Amongst these, the Rockchip architecture has been out for ages – the Archos players are based on it – and MIDs have been showing up in various forms at consumer electronics shows particularly in Eastern territories for years. So why the sudden buzz?
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Upgrading the Teso J-10 or iiView M1Touch

As a pretty neat UMPC, the Teso J-10 (aka iiView M1Touch and also sold as a “Windows 7 Tablet” by Tablet Store UK currently – I’m not aware of any other UK importers) is already well equipped for most purposes. Most of the time, people want to add bluetooth, 3G and so forth; those are already present. However, it’s interesting to get a look inside and see how the J-10 is assembled.
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Tablet Store 10.1″ iPhone-styled Windows 7 3G Tablet

Shanzai gets it right sometimes, and Tablet Store UK’s Windows 7 tablet is one such case. Coming in at £449, with the 3G-equipped model tested at £499 with 160GB HD, HSUPA wireless from a Sierra Wireless 8781 and Bluetooth and WiFi via a combined module, this tablet is also known as the TESO J-10 and iiView M1Touch; it identifies itself as a THD PX1. Whilst many sites have opted to view this as an “iPad Killer”, such a concept is laughable – it’s an evolution of the Ultra-Mobile PC concept. So where has the concept been taken, and has it matured sufficiently to be worthwhile – and have the Chinese OEMs cracked something that few startup firms have managed…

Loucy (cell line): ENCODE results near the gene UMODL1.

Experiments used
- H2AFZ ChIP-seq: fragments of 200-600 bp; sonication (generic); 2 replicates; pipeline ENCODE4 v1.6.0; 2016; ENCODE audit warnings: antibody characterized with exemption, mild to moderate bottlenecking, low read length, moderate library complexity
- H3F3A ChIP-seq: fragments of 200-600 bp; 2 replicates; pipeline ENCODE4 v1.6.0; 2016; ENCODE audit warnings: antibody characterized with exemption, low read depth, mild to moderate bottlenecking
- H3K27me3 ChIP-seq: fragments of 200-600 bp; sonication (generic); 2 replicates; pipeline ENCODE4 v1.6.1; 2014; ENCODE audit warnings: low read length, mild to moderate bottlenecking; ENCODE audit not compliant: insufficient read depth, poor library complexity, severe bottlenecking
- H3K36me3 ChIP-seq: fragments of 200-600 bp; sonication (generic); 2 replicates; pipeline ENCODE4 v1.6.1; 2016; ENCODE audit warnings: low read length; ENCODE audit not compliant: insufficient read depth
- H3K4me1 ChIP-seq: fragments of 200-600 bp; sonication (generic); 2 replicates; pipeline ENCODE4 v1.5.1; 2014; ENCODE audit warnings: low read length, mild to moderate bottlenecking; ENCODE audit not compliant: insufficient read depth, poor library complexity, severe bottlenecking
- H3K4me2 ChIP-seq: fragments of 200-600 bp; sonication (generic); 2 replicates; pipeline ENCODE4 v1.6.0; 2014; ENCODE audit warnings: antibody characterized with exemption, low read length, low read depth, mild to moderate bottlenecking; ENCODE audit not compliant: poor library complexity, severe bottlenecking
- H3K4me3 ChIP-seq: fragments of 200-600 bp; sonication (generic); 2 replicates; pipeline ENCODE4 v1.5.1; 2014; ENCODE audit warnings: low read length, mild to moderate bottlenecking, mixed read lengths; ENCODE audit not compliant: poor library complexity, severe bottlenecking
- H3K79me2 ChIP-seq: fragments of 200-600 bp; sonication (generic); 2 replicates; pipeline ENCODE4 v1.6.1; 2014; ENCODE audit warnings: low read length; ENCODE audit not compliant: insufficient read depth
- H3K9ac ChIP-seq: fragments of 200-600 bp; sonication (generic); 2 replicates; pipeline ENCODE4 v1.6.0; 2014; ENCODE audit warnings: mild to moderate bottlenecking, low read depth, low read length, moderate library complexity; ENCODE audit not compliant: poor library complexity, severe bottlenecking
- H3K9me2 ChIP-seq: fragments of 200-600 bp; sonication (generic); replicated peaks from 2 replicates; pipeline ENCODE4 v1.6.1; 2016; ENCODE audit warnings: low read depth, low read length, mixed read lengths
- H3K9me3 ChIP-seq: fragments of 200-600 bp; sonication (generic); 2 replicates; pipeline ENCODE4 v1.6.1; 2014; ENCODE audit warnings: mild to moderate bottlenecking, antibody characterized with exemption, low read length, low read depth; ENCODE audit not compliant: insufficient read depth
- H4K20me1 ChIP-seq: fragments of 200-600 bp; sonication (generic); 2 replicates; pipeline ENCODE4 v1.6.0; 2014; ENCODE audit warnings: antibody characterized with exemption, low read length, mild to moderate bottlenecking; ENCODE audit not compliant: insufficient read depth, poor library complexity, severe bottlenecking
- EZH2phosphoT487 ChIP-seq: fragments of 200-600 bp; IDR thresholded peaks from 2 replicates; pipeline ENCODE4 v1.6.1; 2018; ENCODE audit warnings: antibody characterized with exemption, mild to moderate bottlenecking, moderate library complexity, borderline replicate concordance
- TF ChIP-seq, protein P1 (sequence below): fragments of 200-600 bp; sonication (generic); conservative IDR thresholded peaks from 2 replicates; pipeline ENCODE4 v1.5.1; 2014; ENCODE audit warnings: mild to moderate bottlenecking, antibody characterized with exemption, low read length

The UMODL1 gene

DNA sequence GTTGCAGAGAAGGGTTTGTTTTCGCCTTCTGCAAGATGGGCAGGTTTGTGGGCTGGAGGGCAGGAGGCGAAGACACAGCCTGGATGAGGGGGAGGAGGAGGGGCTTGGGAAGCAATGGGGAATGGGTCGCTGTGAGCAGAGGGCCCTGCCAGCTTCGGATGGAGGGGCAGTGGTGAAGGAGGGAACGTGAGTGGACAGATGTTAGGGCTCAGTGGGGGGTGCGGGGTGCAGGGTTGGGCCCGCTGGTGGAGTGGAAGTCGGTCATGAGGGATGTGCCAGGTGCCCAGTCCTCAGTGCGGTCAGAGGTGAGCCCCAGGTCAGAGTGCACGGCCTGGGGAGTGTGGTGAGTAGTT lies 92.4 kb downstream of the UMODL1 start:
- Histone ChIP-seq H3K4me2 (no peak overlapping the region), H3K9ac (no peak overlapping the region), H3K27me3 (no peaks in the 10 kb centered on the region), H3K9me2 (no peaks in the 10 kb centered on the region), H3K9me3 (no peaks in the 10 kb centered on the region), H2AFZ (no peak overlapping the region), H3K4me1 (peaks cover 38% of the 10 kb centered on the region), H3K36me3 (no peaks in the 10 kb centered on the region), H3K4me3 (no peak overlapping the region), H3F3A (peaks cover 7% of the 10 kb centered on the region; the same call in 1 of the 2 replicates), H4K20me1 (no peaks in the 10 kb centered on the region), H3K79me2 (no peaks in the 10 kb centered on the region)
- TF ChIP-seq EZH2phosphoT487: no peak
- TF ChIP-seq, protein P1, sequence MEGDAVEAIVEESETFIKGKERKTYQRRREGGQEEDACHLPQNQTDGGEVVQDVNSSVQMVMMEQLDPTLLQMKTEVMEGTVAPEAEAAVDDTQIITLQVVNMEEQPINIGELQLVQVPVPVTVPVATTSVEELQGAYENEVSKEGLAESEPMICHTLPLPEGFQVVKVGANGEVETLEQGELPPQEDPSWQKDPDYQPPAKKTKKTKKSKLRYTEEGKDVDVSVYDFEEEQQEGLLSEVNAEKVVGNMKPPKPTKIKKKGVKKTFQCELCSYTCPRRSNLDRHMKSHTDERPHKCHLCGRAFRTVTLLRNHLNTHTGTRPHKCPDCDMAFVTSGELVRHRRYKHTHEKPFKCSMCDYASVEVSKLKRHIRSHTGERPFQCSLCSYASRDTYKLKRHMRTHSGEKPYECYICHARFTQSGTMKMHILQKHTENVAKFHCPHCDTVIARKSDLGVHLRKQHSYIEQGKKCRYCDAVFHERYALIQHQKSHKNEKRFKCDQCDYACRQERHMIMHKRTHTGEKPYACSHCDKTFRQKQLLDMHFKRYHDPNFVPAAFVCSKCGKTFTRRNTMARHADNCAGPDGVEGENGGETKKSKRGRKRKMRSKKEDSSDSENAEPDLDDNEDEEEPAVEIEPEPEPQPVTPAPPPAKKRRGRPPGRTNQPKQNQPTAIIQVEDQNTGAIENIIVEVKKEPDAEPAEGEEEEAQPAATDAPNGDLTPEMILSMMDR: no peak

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Dell Mini 10 (Inspiron 1010) – versatile HD netbook with TV, 3G and GPS

The netbook genre has exploded during the time I’ve been hosting this site – and I’ve overlooked most models despite owning two of the most popular ones due to a lack of time to review them. However, as the market for the devices matured, the need for something that wasn’t simply “good enough”, but was actually “complete and useful” became quite pressing. Having started with the obligatory 4GB Asus Eee and moved on to the exceptionally good value Acer Aspire One A110, the time taken for these models to acquire internal 3G networking and decent storage was frustrating.